Australia

Australia won't be trade war 'bystander', PM says ahead of G20 summit

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Australia won't be fazed, intimidated or fatalistic as the United States and China deal with their trade tensions, the prime minister will tell a Sydney event.

Australians cannot be "passive bystanders" as the United States and China work through their trade differences, Scott Morrison has warned.

"We should not just sit back and passively await our fate in the wake of a major power contest," the prime minister will tell a Bloomberg event in Sydney on Wednesday.

"This underestimates and gives up on the power of human, state and multilateral agency.

"There are practical steps that we can pursue. So we will play our part. We will not be passive bystanders."

He also warned collateral damage could impact to other nations and the global economy from the strained relationship between the economic giants.

The comments come on the eve of Mr Morrison attending the G20 summit in Japan, where the US-China tensions are expected to dominate.

China's ambassador to Australia, Cheng Jingye, says his country does not want a trade war.

"China is willing to work together with the US to reach a win-win solution on the basis of equality and mutual respect," he told an Australia China Business Council event in Canberra, ahead of the prime minister's speech.

"As we have made it clear, China is open to negotiations but we will also fight to the end if needed."

Mr Morrison says America holds legitimate concerns that the existing rules-based trading system can't cope with China's economic structure and policies.

"The rules-based system is in need of urgent repair if it is to adequately respond to these new challenges, including the rise of large emerging economies, changing patterns of trade and new technologies," he will say, arguing all nations have a responsibility to work towards this modernisation, which will be one of the topics for discussion among G20 leaders.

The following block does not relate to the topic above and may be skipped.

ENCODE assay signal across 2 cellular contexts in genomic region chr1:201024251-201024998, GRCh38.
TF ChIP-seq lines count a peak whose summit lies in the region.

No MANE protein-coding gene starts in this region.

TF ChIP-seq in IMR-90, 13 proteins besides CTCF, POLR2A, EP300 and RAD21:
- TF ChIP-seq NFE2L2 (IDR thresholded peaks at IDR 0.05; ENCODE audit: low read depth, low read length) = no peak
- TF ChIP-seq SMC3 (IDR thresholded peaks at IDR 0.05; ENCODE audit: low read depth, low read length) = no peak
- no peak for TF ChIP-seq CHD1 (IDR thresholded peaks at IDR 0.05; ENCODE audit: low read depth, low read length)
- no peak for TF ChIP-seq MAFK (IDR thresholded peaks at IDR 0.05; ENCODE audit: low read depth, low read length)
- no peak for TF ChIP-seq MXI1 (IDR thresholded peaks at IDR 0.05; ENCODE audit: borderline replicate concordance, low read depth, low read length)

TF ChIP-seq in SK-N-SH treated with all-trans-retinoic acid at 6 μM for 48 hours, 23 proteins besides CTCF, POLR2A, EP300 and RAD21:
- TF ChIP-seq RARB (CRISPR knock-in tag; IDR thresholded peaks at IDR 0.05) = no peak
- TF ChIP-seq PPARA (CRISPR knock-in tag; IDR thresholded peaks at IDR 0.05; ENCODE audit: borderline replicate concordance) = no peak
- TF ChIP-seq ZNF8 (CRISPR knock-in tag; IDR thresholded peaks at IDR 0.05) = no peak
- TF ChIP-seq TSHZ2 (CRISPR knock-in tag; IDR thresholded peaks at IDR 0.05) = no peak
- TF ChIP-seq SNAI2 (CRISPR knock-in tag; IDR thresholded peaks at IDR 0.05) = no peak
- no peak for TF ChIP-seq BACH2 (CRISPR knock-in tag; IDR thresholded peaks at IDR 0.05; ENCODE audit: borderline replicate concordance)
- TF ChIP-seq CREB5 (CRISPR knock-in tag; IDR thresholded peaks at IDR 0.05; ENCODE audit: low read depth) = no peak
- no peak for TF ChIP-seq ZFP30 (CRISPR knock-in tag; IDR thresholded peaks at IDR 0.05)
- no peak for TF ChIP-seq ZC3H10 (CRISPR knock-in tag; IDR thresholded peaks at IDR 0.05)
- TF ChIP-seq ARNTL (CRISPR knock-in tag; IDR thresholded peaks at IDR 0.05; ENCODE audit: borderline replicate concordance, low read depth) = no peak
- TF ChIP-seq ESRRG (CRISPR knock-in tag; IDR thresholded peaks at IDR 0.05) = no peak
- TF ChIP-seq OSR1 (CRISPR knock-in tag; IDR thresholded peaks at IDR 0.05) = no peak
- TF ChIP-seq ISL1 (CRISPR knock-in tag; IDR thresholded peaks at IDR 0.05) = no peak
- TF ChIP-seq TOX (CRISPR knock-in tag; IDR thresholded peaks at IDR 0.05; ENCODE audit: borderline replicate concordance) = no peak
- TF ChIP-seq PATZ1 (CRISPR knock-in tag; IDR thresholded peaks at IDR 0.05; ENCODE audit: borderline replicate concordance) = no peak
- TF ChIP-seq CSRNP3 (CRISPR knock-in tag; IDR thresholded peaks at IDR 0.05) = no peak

He will stress Australia is keen to continue strengthening its relationships with both the US and China and urge people not to view the trade issues through a binary prism.

"It is in no-one's interest in the Indo-Pacific to see an inevitably more competitive US-China relationship become adversarial in character," Mr Morrison will say.

Mr Cheng said mutual political trust and beneficial cooperation were both indispensable to strengthening Australia's ties with China, likening them to two wheels.

"The relationship between China and Australia can only be steadily and increasingly improved when both wheels are spinning with the same speed and in the same direction, mutually reinforcing each other," he said.

"To stabilise the wheel of mutual trust it is essential for both sides to view each other's development in an objective manner and regard each other as a cooperative partner."

This required both nations to respect the other's social systems and interests, expanding common grounds while properly handling differences, he said.

Mr Morrison will also use his Sydney address to emphasise the focus Australia is putting on its relationships in the Indo-Pacific.

"It is where we have our greatest influence and can make the most meaningful impact and contribution ... especially if we choose to focus and target our contributions where we can have the greatest impact," he will say.

"We are a standard bearer for democracy and the rule of law."

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